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Austin Friday Report: Who's Looking Quick in the Heart of Texas?

Written by Traber Burns

Image Credits: Chris Graythen/Getty Images

Formula 1 was welcomed back to the land of the free this Friday. For the third round in a row, the tour has switched continents, but the conditions still remain similar. Fortunately, for the drivers sake, this weekend will be a bit easier than Qatar. The humidity isn’t nearly as high, the wind isn’t a problem, and there isn’t any sand that’s being blown onto the track. The track surface is different as well. Some parts have been repaved in recent years, while other sections are extremely bumpy, especially the back straight. What is comparable to Qatar is the temperature, with Qualifying experiencing 35.6℃ (96℉) ambient heat and a track temp of 41.2℃ (106℉). While Saturday’s forecast is looking similar, it’s predicted to drop a few degrees on Sunday. It’s also the second sprint round in a row and the first sprint weekend in Austin, giving drivers and teams just one hour of practice before going straight into Grand Prix Qualifying.

Pirelli brought the hardest set of compounds for Japan and Qatar, but that changed this weekend. The middle bunch - the C2, C3, and C4 - will be used. Practice informed us that the medium tires have a big deficit to the soft tires this weekend over one lap pace. In theory, the softs shouldn’t be a viable option for the race with the high track temps this weekend. However, McLaren’s strategy in FP1 goes against that theory. The papaya cars were the only team to not run the soft tires, only running mediums in the first hour. McLaren have historically been easy on its tires, and with the slight drop in temperature forecasted on Sunday, use of the soft tires aren’t completely out of the question.

A thrilling qualifying gave us a surprise result, setting up an extremely intriguing grid for Sunday. The first two sessions were somewhat uniform, with the biggest shock being both Aston Martin’s getting eliminated in Q1. Q3 was where the sparks flew. The battle for second-best between the Ferraris, McLarens, and Mercedes turned into the battle for pole when Max Verstappen’s time was deleted for track limits on the exit of T19. Leclerc stepped up to capture the pole, followed by Norris and Hamilton. The field was extremely close overall, with top nine drivers covered by less than half a second. The podium is really anyone's guess at the moment.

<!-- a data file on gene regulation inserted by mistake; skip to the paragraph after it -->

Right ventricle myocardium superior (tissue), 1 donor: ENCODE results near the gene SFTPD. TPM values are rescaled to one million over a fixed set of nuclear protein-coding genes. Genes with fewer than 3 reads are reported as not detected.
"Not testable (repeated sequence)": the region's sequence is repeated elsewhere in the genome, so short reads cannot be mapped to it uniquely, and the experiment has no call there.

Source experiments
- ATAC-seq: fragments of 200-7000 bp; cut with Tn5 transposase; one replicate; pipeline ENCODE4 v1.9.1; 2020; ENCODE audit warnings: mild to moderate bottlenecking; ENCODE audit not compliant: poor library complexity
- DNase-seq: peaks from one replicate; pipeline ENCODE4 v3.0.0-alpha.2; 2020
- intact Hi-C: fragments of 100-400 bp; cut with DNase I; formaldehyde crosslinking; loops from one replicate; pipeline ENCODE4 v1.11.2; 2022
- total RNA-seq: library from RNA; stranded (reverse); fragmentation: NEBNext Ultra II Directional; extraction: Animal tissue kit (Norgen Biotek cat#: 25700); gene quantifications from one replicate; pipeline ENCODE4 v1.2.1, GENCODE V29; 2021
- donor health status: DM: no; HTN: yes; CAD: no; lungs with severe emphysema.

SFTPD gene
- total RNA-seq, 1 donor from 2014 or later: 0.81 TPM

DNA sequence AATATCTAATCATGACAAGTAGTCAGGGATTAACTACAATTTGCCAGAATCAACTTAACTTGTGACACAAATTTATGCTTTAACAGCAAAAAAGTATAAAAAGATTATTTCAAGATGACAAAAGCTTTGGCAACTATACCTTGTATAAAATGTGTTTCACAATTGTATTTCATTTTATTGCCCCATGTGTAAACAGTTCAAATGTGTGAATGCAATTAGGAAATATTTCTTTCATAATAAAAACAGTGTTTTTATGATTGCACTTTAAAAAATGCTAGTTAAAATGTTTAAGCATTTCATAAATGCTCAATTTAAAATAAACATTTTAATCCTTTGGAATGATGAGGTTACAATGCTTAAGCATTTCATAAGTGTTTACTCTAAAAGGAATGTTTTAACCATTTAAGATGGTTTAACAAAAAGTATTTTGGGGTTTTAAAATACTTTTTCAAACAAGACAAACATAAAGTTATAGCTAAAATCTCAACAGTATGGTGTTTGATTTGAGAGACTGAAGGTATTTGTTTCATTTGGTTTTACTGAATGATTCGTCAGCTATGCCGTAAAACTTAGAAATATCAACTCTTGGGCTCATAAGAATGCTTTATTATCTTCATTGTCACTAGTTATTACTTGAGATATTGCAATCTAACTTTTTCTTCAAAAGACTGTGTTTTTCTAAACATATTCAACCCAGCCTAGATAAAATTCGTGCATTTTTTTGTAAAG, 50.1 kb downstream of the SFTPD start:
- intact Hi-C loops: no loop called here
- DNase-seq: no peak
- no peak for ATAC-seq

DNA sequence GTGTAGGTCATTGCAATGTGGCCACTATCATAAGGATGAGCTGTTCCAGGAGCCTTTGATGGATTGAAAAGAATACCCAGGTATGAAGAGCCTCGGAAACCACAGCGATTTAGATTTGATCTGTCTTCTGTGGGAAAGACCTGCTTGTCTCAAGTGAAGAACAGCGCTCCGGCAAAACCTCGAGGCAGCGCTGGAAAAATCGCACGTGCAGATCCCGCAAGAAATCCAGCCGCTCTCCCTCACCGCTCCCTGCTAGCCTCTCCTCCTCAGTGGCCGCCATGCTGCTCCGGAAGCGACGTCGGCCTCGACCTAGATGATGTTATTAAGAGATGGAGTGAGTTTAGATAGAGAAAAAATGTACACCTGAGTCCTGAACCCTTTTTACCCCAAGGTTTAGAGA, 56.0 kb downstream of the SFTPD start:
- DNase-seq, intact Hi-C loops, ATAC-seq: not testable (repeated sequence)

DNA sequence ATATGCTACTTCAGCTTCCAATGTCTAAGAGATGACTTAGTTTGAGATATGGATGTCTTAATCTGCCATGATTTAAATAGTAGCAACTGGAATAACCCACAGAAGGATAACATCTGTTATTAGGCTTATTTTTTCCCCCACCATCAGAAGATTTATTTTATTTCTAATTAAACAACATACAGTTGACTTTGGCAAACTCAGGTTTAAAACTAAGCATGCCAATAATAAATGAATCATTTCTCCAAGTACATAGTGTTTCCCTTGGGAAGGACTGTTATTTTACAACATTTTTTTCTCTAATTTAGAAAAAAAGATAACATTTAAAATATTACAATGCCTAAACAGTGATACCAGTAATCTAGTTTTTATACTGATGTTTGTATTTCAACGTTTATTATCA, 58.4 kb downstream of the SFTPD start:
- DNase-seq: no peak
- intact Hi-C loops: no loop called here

Red Bull

Red Bull will have to give us a show to capture a win tomorrow. Both drivers had sloppy sessions, especially in Q3, where Max Verstappen’s first lap had a lackluster final sector. A closer look revealed that his teammate was a few car-lengths in front of him through the final corner, possibly causing Max to have a slide on the exit. His radio message was about as angry as everyone expected. His final lap would’ve put him on pole had he not run wide in T19, resulting in the lap being deleted. Throughout the entire day, the Dutchman had a sizeable pace advantage over everyone through the final sector. Max will start P6 on Sunday. Sergio Perez was nowhere to be found all day. The Mexican snuck into Q3 by just under two-tenths of a second and could only achieve a ninth place starting spot.

Image Credits: Clive Mason/Getty Images


Lewis Hamilton is really enjoying the new floor Mercedes this weekend. The seven-time champion has certain tracks that bring out the best of him, and COTA is certainly included in that. He’ll start P3, putting in a lap under 0.15 seconds to pole. On the other hand, George Russell was fighting the car all day and doesn’t look as comfortable as Lewis with the new upgrade. His first lap in Q3 was deleted, while his final run was good enough for P5. Unlike Ferrari and Red Bull, there wasn't ever a team where they looked to be the quickest, but this isn't a problem for them. The silver arrows have had great race pace all year when their drivers aren't tangling with each other.


Sprint weekends play well into the Ferraris strengths. One thing the prancing horses do very well is unload with a solid setup, resulting in them only having to make small adjustments and being able to gather as much useful data as they can. This practice session wasn’t their best showcase, but they steadily crept up the timing screens with each run. While Verstappen was always king of the final sector, the Ferraris were the closest matching him, and both drivers got it right on their final runs. Charles captured the pole, while Carlos Sainz put together a great two-thirds of a lap, but a slow first sector caused him to miss two tenths. He'll start P4.

Image Credits: Chris Graythen/Getty Images

Aston Martin